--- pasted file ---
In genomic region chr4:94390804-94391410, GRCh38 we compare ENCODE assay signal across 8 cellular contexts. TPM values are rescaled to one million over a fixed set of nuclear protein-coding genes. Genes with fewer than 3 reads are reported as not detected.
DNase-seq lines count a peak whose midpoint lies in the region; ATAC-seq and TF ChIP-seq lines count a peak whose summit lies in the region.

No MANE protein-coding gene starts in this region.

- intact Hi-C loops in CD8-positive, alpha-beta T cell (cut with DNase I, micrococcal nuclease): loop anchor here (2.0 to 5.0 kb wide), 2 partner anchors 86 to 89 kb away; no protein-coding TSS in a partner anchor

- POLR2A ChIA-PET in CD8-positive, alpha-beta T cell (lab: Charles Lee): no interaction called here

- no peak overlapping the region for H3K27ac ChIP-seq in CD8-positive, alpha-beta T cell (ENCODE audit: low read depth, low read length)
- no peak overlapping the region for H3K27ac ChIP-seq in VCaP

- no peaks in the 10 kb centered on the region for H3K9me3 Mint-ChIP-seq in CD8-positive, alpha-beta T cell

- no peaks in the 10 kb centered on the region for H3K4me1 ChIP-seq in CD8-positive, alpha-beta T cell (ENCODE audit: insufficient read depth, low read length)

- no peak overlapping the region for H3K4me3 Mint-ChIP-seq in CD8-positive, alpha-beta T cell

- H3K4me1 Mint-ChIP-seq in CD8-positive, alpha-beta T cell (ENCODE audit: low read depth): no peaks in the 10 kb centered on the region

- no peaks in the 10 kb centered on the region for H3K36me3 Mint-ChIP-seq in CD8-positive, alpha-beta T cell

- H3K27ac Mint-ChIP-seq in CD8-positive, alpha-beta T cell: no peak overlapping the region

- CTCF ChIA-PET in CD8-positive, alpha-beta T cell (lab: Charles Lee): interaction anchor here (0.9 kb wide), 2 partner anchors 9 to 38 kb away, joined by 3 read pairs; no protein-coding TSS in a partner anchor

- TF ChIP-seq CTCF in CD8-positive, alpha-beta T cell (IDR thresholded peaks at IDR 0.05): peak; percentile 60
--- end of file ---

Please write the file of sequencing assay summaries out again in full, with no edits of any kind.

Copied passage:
In genomic region chr4:94390804-94391410, GRCh38 we compare ENCODE assay signal across 8 cellular contexts. TPM values are rescaled to one million over a fixed set of nuclear protein-coding genes. Genes with fewer than 3 reads are reported as not detected.
DNase-seq lines count a peak whose midpoint lies in the region; ATAC-seq and TF ChIP-seq lines count a peak whose summit lies in the region.

No MANE protein-coding gene starts in this region.

- intact Hi-C loops in CD8-positive, alpha-beta T cell (cut with DNase I, micrococcal nuclease): loop anchor here (2.0 to 5.0 kb wide), 2 partner anchors 86 to 89 kb away; no protein-coding TSS in a partner anchor

- POLR2A ChIA-PET in CD8-positive, alpha-beta T cell (lab: Charles Lee): no interaction called here

- no peak overlapping the region for H3K27ac ChIP-seq in CD8-positive, alpha-beta T cell (ENCODE audit: low read depth, low read length)
- no peak overlapping the region for H3K27ac ChIP-seq in VCaP

- no peaks in the 10 kb centered on the region for H3K9me3 Mint-ChIP-seq in CD8-positive, alpha-beta T cell

- no peaks in the 10 kb centered on the region for H3K4me1 ChIP-seq in CD8-positive, alpha-beta T cell (ENCODE audit: insufficient read depth, low read length)

- no peak overlapping the region for H3K4me3 Mint-ChIP-seq in CD8-positive, alpha-beta T cell

- H3K4me1 Mint-ChIP-seq in CD8-positive, alpha-beta T cell (ENCODE audit: low read depth): no peaks in the 10 kb centered on the region

- no peaks in the 10 kb centered on the region for H3K36me3 Mint-ChIP-seq in CD8-positive, alpha-beta T cell

- H3K27ac Mint-ChIP-seq in CD8-positive, alpha-beta T cell: no peak overlapping the region

- CTCF ChIA-PET in CD8-positive, alpha-beta T cell (lab: Charles Lee): interaction anchor here (0.9 kb wide), 2 partner anchors 9 to 38 kb away, joined by 3 read pairs; no protein-coding TSS in a partner anchor

- TF ChIP-seq CTCF in CD8-positive, alpha-beta T cell (IDR thresholded peaks at IDR 0.05): peak; percentile 60